Google Says Truth Social Must Clean Up Act Before Gracing Android App Store
Truth Social, the Twitter-esque social media platform launched by former President Donald Trump, is being barred from the Google Play store over content moderation concerns.
Google Play is the default place to find apps on Android phones. Exclusion from the Google Play store doesn’t mean people are prohibited from downloading and installing an app on Android devices, but it does make doing so more difficult. And Truth Social does not currently offer a version of the app that can be downloaded and installed from its website or elsewhere. So, anyone who wants to use Truth Social on an Android phone has to do so via web browser rather than through a dedicated app.
“On Aug. 19, we notified Truth Social of several violations of standard policies in their current app submission and reiterated that having effective systems for moderating user-generated content is a condition of our terms of service for any app to go live on Google Play,” a Google spokesperson told Axios, which reports that Google is concerned with Truth Social not effectively moderating threats of violence.
The situation echoes concerns over the right-leaning social media platform Parler, which was banned from app stores (though only temporarily from Apple’s) for alleged indifference to posts from January 6 rioters. Many conservatives accused the tech companies of liberal bias and potentially illegal conduct.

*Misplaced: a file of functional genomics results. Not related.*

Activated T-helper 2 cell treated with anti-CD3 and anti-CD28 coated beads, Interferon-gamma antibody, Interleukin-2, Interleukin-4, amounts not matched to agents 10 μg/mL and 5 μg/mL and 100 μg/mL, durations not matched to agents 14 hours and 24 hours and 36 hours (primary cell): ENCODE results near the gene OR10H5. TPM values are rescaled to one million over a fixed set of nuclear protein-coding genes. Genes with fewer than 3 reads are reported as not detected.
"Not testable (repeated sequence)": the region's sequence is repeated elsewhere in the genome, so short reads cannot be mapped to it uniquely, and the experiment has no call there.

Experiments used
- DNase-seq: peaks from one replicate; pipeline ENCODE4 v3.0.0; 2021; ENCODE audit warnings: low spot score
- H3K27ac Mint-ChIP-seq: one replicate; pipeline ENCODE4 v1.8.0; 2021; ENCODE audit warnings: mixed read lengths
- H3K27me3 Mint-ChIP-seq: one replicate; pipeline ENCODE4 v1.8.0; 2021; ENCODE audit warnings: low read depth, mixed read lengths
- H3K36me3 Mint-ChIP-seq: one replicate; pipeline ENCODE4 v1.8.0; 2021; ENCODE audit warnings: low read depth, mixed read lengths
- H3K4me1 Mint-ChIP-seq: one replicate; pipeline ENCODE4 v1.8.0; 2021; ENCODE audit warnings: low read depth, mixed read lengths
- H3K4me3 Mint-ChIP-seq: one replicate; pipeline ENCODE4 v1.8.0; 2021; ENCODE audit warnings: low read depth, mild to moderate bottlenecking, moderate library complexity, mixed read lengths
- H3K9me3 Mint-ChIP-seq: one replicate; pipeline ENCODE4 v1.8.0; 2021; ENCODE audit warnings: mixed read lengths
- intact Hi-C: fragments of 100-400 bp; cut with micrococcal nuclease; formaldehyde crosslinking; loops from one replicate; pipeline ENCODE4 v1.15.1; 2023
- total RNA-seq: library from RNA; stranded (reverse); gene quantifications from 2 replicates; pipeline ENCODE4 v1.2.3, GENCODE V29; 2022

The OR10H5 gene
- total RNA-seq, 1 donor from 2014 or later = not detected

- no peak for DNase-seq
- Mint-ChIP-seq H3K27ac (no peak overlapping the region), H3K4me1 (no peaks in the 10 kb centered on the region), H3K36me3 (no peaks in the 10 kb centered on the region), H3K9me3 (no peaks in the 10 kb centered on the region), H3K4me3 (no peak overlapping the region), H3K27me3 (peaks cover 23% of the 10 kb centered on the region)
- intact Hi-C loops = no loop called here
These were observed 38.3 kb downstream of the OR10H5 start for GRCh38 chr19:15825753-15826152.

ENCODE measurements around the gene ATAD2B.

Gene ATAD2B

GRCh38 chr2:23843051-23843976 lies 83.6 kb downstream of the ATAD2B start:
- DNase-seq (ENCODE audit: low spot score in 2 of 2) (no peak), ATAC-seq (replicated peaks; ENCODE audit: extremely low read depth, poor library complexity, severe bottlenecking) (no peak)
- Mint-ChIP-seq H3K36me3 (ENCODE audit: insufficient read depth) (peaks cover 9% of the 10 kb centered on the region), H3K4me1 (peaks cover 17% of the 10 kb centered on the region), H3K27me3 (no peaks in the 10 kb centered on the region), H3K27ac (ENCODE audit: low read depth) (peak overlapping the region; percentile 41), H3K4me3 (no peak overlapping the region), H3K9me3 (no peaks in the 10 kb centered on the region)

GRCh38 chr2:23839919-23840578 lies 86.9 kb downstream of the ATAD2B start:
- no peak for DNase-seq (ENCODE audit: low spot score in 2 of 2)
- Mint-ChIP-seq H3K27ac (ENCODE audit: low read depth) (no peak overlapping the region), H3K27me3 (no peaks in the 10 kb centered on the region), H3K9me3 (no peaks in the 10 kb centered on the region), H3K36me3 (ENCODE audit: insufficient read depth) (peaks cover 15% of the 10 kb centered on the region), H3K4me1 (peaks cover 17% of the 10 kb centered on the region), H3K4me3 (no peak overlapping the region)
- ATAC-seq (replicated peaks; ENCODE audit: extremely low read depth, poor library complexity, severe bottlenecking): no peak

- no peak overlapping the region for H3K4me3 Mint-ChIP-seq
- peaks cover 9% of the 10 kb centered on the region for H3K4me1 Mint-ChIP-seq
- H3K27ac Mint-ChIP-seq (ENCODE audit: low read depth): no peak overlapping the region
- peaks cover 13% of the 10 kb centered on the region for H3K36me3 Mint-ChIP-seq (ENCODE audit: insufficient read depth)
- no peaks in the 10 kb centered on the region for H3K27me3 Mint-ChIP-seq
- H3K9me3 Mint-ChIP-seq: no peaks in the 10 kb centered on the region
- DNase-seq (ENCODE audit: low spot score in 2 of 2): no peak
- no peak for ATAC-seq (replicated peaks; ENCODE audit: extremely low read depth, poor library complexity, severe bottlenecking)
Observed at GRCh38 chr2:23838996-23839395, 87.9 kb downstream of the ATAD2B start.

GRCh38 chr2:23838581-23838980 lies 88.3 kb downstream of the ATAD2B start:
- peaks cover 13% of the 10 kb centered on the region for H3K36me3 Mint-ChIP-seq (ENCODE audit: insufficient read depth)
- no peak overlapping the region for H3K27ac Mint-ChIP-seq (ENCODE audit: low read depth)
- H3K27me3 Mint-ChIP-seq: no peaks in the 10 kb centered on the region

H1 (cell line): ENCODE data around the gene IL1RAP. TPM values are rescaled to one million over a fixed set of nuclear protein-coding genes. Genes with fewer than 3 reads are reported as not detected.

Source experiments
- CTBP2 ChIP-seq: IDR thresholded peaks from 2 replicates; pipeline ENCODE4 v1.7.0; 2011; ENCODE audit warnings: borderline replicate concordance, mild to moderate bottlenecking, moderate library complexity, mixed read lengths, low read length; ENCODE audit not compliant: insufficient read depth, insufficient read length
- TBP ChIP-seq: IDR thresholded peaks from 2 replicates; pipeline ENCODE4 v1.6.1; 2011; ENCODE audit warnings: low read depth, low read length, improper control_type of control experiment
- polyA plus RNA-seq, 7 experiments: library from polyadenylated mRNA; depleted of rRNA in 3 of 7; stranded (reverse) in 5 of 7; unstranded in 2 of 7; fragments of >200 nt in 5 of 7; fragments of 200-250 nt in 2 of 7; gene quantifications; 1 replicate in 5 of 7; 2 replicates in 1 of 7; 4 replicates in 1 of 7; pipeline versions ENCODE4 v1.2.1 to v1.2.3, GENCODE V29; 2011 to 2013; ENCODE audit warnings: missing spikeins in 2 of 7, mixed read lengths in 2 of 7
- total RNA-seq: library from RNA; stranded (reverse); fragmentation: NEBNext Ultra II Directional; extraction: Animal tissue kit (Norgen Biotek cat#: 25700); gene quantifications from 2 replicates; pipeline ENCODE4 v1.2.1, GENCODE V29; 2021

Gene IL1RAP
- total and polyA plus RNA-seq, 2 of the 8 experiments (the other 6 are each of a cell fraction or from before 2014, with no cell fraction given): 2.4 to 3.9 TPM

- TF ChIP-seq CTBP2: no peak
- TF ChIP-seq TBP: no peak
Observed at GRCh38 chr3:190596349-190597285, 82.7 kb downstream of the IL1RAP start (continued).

There are two important things to keep in mind when it comes to the Truth Social and Google Play situation.
Number one is that the situation looks likely to resolve itself soon enough. Google said it has raised its concerns with Truth Social, and the two companies are working to resolve the issue. Trump Media & Technology Group said in a statement: “It is our belief that all Americans should have access to Truth Social no matter what devices they use. We look forward to Google approving Truth Social at their earliest convenience.”
Also important to keep in mind: The impossible situation app stores find themselves in.
Google and Apple have both been harassed by regulators and politicians over app store policies, with some suggesting that tightly controlling the app store could be an antitrust violation or grounds for losing Section 230 protections.
Meanwhile, these companies are also hammered for not doing enough to stop dangerous, misleading, or violent content, including content on apps that appear in app stores. Sometimes, the government even tries to ban certain apps from being available through app stores. And increasingly, intermediaries—like tech companies and payment processors—face lawsuits for not stopping potentially harmful content.
In effect, tightly controlling its app store may get Google in legal and poli
Article from Reason.com